What School Subject Matches Your Best Swimming Stroke?

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What School Subject Matches Your Best Swimming Stroke?

Swimming and school. The two S-word commitments are the ruling factors for young athletes partaking in this sport. On the surface, one may think there is absolutely no correlation between the two, but they would be wrong. There are certain identifying traits in one’s personality that factor into why they gravitate towards a certain preference, and those identifying features can be utilized when connecting a swimmer’s favorite stroke with their favorite subject as a student. Keep reading to find out what your favorite stroke in swimming could mean for your favorite school subject.

If You’re a Freestyler, You Probably Enjoy Math

As a freestyle swimmer, you need to be all about perseverance physically and mentally. You have to be ready to crank out an event with verve and tenacity and see it through to the end, much like figuring out math equations. It takes physical strength to write out such long equations, and immense brainpower to figure out the inner workings of such lengthy equations. You must see it through to the end, racing toward the finish line efficiently, like in freestyle, because one lapse in power and determination could mean the ultimate mistake.

If You’re a Backstroker, You Probably Like Science

Backstroke, while closely related to freestyle though body positioning is reversed, requires a certain amount of warped creativity and concentration. One must operate outside the typical box of swimming, seeing as it is the only stroke you swim not on your stomach. Scientists also must possess this ability to view the world from a different perspective in order to ask questions and develop theories that lead to research and discovery. Science also utilizes aspects of math to calculate findings and determine results, just as freestyle and backstroke overlap with some shared mechanical components while still remaining their own unique strokes.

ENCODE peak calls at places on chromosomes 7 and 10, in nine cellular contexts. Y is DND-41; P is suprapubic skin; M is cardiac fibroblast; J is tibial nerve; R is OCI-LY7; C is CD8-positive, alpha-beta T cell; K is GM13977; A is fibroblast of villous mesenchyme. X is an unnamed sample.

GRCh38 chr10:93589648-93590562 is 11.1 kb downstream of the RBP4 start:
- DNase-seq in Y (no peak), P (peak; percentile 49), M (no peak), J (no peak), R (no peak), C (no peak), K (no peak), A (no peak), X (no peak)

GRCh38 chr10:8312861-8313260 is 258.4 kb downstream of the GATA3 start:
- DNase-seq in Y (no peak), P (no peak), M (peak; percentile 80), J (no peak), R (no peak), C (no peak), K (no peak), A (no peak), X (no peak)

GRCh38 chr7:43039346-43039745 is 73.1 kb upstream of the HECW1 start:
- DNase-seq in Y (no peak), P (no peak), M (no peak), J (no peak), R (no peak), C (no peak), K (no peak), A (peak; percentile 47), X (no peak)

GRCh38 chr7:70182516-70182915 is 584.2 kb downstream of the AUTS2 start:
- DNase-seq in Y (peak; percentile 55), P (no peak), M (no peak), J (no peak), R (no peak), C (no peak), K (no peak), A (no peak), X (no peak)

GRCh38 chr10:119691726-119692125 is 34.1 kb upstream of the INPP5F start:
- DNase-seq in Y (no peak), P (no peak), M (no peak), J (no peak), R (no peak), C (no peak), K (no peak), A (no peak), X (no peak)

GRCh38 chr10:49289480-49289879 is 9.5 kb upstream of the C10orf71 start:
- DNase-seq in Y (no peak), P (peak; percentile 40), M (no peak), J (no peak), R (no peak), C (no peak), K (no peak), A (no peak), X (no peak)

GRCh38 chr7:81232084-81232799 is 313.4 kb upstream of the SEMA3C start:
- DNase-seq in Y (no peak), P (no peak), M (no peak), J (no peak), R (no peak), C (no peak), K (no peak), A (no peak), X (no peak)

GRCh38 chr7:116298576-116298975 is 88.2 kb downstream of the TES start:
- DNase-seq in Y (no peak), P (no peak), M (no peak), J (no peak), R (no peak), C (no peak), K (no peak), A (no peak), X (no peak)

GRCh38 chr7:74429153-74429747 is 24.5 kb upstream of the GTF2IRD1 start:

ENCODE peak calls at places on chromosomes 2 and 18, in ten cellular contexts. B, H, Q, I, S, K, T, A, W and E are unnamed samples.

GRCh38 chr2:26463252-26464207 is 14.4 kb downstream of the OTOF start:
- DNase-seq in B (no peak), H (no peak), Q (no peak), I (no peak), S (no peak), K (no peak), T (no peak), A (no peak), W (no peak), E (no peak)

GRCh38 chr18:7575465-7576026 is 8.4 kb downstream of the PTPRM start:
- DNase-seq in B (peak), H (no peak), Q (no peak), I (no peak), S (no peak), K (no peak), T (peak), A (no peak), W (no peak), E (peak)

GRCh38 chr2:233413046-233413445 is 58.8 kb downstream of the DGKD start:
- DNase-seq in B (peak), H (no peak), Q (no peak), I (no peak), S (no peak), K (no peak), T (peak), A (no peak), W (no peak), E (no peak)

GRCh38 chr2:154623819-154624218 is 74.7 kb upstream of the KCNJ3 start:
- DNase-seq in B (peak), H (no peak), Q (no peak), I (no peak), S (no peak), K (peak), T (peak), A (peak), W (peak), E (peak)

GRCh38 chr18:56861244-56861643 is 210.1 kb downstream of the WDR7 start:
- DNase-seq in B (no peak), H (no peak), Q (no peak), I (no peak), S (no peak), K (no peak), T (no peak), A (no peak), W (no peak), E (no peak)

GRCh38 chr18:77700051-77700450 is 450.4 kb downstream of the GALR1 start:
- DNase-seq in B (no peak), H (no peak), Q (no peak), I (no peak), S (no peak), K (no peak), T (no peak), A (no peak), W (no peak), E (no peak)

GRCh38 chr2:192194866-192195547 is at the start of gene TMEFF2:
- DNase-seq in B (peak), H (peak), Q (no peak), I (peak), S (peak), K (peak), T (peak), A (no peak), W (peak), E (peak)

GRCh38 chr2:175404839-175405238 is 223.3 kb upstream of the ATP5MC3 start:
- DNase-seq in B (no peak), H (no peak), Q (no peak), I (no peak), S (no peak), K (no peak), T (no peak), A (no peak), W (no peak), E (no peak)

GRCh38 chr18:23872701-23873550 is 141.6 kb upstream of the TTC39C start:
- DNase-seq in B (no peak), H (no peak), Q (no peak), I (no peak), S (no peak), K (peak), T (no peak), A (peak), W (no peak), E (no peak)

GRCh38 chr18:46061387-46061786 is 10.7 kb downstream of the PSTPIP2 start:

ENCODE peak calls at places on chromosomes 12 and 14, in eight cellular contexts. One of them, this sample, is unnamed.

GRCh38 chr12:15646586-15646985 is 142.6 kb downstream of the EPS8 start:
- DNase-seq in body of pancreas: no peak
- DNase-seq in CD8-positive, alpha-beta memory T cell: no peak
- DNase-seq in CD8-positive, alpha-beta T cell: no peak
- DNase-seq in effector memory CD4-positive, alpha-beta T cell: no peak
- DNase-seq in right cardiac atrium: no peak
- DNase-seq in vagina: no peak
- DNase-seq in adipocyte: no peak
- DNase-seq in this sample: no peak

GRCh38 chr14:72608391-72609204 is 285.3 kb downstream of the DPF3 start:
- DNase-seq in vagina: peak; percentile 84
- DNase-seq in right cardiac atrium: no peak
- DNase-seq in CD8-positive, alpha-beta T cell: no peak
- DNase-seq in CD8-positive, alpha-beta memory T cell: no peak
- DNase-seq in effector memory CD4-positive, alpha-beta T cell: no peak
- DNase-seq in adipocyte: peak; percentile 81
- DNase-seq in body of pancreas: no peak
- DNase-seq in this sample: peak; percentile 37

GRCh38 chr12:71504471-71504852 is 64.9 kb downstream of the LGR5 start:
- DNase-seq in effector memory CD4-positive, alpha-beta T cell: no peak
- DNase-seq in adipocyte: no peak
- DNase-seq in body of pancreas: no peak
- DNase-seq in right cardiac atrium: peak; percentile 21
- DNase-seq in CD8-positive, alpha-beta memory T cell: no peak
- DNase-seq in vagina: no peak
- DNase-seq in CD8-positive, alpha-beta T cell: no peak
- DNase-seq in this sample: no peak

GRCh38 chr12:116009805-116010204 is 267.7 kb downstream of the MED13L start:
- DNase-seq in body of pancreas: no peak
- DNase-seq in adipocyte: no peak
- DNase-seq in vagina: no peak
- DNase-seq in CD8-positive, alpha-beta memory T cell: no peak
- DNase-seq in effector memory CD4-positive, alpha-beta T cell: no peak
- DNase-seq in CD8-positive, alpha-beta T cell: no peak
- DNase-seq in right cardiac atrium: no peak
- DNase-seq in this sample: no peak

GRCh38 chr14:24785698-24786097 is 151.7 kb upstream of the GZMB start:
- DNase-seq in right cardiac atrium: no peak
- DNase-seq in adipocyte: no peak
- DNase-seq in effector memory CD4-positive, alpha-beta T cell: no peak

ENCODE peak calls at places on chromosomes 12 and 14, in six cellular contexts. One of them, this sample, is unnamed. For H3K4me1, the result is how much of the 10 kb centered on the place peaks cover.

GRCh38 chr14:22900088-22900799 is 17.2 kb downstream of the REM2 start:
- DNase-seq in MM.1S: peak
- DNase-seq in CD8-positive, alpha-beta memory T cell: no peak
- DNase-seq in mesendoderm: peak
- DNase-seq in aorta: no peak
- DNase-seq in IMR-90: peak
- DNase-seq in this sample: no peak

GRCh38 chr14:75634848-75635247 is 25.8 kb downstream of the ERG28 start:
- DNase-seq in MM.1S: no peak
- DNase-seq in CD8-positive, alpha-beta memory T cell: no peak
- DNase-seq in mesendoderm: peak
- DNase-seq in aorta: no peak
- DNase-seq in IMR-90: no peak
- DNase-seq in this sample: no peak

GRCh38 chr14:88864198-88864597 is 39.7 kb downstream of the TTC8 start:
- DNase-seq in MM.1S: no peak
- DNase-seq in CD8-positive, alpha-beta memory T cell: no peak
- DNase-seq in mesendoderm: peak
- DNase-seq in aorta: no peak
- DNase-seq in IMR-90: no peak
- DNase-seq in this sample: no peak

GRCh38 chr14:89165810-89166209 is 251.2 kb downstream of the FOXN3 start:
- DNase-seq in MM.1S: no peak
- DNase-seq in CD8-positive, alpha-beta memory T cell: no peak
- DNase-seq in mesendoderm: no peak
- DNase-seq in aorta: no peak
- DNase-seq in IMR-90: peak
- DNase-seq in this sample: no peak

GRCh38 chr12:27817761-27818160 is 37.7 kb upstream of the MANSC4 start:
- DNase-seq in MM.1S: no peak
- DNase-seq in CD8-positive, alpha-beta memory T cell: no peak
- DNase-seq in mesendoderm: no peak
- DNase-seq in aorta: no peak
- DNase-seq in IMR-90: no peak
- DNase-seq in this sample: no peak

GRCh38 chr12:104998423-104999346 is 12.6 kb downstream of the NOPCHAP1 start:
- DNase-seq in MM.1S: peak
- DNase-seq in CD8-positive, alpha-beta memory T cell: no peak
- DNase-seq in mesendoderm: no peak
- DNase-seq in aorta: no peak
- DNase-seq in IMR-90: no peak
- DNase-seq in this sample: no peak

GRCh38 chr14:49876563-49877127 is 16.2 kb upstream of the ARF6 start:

If You’re a Breaststroker, You Probably Like History

Breastrokers require quiet concentration due to the subdued nature of the stroke. It is the only stroke of the major four that requires a gliding motion over a vigorous pulling force. Breastrokers need to be more aware of their body positioning, their overall plan of swimming for a race and must be ready to pick apart their races at the end since breaststroke relies so much on technique to succeed. This kind of mindset is the same for historians, who are simply observers of past events, and analyzers of why specific things in our past played out the way they did. They, too, must be willing to be hyper-aware of how given factors in an environment can change every little detail of an outcome.

If You’re a Butterflyer, You Probably Enjoy English

Butterfly requires a rhythm to be established, something that a swimmer can settle into, while still backing it with plenty of physical energy. The study of the English language and its literature works in a similar way – many authors follow a formula of sorts to make their point, and it’s up to the student to recognize the context clues, while still maintaining a passion for the craft without it becoming monotonous.

If You’re an IMer, You Probably Prefer Electives

An IMer usually likes to dabble in all strokes. While an IMer usually has their weak and strong strokes, there is still a need to be decent and interested at having some level of mastery of all four strokes. That means IMers like to experience a lot of different things, much like electives offer a student the chance to experiment with many different areas of study outside the core four subjects. Both IM and electives require a degree of experimentation and freedom to find your niche while still maintaining a degree of knowledge in the others.